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Image of the Week: N is for Natural Curiosity

27 Jun, 2014

Illustration showing white magnolia blossom (Magnolia altifima) and its seed pod.

 

This week’s image is an illustration showing white magnolia blossom and its seed pod, taken from a book by Mark Catesby. The title of this beautiful book is proportionate to the length of time and labour involved in its making – consisting of no less than 79 words!

Here it is in full:

“The natural history of Carolina, Florida and the Bahama Islands: containing the figures of birds, beasts, fishes, serpents, insects and plants: particularly the forest-trees, shrubs, and other plants, not hitherto described, or very incorrectly figured by authors. Together with their descriptions in English and French. To which are added observations on the air, soil, and waters: with remarks upon agriculture, grain, pulse, roots, &c. To the whole, is prefixed a new and correct map of the countries treated of.”

Mark Catesby was an English naturalist with an insatiable curiosity about nature. This book documents the flora and fauna that he saw on a four-year trip to the south-eastern United States and the Caribbean. It took him seventeen years to prepare and its exquisite folio-sized colour plates were the first to be used in natural history books.

Visitors to Wellcome Collection can see the book in a newly opened exhibition entitled An Idiosyncratic A to Z of the Human Condition. The show offers an eclectic alphabet mediated through strange and wonderful objects drawn from Henry Wellcome’s collection and contemporary artworks, from A for Acts of Faith to Z for Zoonoses.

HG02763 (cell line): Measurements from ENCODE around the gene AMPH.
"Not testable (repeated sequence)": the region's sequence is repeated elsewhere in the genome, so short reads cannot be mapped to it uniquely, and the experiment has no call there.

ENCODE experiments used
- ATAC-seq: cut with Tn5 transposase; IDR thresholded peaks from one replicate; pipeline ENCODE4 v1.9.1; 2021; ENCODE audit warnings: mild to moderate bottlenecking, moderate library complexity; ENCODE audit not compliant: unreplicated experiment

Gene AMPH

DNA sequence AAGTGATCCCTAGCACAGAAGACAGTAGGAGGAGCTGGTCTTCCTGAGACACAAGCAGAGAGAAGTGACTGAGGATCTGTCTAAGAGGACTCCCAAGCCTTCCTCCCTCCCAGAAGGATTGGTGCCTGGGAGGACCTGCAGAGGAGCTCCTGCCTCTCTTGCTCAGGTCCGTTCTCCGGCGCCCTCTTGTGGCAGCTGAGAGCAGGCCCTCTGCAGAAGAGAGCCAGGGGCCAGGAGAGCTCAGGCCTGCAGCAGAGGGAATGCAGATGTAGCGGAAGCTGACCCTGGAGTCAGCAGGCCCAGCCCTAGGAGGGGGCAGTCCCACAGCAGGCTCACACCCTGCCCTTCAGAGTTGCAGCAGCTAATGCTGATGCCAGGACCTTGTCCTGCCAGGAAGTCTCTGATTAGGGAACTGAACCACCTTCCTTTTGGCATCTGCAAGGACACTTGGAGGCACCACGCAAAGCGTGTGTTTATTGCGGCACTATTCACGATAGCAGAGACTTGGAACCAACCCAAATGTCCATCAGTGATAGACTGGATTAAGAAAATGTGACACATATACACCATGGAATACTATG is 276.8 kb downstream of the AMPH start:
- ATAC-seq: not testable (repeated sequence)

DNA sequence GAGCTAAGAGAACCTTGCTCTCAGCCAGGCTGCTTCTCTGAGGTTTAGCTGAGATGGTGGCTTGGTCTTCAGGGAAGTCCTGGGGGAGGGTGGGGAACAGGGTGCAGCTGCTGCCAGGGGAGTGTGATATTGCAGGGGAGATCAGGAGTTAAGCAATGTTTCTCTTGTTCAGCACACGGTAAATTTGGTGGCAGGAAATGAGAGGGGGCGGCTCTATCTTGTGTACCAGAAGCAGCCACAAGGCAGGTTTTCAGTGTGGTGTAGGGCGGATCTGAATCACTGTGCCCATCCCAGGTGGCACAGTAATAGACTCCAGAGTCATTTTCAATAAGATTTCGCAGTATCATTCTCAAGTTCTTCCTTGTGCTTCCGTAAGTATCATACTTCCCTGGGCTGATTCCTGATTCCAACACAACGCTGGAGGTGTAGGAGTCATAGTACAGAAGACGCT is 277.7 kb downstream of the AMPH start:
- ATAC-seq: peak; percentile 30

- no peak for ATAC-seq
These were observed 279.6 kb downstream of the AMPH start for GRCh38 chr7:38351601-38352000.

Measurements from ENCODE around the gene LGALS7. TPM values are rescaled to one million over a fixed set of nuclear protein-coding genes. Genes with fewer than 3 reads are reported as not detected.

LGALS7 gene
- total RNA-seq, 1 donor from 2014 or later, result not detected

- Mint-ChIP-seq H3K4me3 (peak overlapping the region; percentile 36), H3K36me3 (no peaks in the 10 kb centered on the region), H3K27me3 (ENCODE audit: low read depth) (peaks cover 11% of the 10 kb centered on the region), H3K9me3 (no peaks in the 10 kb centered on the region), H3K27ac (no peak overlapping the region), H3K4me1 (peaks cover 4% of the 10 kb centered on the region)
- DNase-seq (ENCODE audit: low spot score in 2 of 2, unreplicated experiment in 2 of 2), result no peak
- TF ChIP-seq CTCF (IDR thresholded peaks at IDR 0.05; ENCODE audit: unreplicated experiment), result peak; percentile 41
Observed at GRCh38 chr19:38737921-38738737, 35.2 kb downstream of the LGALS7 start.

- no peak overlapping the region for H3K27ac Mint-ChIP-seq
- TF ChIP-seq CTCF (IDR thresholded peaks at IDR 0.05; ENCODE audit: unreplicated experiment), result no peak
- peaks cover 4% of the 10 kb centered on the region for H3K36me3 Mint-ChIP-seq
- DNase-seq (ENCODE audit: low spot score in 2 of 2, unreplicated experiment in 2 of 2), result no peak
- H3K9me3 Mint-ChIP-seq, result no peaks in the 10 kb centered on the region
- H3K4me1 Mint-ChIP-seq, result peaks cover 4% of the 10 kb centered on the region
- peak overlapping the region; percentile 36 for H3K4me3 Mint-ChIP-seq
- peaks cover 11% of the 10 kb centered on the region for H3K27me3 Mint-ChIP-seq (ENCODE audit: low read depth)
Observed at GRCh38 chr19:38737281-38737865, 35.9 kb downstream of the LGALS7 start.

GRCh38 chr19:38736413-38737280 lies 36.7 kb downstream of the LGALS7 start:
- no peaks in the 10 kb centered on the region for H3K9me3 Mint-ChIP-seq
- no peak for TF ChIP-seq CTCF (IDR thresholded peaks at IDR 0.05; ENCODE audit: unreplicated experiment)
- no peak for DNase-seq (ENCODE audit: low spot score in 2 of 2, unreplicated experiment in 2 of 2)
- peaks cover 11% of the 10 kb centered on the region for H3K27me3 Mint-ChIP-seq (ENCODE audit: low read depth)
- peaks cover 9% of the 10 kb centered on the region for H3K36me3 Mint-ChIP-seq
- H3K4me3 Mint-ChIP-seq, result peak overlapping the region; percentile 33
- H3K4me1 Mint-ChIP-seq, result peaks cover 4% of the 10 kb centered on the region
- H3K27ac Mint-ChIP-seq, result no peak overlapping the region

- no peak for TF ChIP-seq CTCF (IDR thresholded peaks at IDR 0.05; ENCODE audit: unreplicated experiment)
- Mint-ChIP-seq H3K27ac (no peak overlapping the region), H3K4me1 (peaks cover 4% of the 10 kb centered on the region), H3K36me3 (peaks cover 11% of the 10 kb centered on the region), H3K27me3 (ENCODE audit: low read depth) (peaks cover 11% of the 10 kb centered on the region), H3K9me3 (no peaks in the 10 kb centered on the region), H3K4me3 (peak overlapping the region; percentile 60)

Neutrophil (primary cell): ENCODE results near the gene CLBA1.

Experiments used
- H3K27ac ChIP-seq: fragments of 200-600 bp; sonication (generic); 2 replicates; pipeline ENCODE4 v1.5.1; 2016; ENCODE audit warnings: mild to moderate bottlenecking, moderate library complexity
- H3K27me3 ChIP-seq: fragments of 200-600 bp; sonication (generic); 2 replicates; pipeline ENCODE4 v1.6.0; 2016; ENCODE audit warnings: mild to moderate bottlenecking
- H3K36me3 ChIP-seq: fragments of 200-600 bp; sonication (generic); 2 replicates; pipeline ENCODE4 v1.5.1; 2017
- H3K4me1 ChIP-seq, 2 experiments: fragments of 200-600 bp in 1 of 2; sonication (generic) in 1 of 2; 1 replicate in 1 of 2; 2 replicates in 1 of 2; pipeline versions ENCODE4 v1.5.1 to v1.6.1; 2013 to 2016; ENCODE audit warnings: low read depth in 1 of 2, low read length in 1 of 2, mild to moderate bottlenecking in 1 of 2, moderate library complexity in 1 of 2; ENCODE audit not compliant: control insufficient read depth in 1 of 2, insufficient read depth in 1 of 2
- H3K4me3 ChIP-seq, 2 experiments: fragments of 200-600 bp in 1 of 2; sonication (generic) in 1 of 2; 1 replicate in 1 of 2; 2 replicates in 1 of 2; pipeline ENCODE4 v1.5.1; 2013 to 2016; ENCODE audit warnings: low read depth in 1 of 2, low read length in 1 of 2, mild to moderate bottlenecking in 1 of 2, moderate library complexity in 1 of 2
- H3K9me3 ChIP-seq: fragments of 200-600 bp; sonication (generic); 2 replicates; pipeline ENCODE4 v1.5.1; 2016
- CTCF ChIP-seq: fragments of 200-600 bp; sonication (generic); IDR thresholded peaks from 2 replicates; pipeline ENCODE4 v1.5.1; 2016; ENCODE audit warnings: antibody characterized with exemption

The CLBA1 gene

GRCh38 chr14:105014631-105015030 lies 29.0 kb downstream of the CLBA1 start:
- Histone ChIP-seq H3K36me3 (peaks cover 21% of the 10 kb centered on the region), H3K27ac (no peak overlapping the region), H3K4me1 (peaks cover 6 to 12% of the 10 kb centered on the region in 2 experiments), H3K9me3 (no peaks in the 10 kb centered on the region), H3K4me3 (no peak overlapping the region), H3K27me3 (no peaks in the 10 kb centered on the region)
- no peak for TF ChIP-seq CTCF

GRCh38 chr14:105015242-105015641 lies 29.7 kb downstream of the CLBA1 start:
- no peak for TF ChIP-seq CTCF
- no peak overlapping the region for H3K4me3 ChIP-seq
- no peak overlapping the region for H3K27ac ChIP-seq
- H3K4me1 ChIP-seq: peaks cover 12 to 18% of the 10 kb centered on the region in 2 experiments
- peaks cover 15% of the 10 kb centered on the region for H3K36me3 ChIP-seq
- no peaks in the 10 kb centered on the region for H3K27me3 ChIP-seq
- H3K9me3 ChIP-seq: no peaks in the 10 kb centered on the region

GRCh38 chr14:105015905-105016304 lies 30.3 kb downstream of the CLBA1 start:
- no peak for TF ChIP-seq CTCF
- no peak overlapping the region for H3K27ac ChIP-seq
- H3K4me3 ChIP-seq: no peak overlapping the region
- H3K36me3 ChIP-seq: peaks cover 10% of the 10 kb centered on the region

Whist offering intriguing medical artefacts, paintings, photographs and sculptures for consideration, the exhibition also calls for contributions from visitors. Each letter has both objects and an activity associated with it. Catesby’s book represents N for Natural Curiosity and it is accompanied by an invitation for visitors to discover their inner naturalist by sharing weird and delightful things they’ve seen in nature.

Tagging your contributions “#HumanNature” and sharing them via Instagram or Twitter will allow us to find them and display them in the gallery to foster natural curiosity in others.

The free exhibition, Idiosyncratic A to Z of the Human Condition, is now open to visitors at the Wellcome Collection. Find out about more objects for consideration and opportunities for contribution and see what others are sharing by following the hashtag “#HumanCondition” on social media.

Image Credit: Wellcome Library, London

Wellcome Images is one of the world’s richest and most unusual collections, with themes ranging from medical and social history to contemporary healthcare and biomedical science. Over 100,000 high resolution images from our historical collections are now free to use under the Creative Commons-Attribution only (CC-BY) licence.

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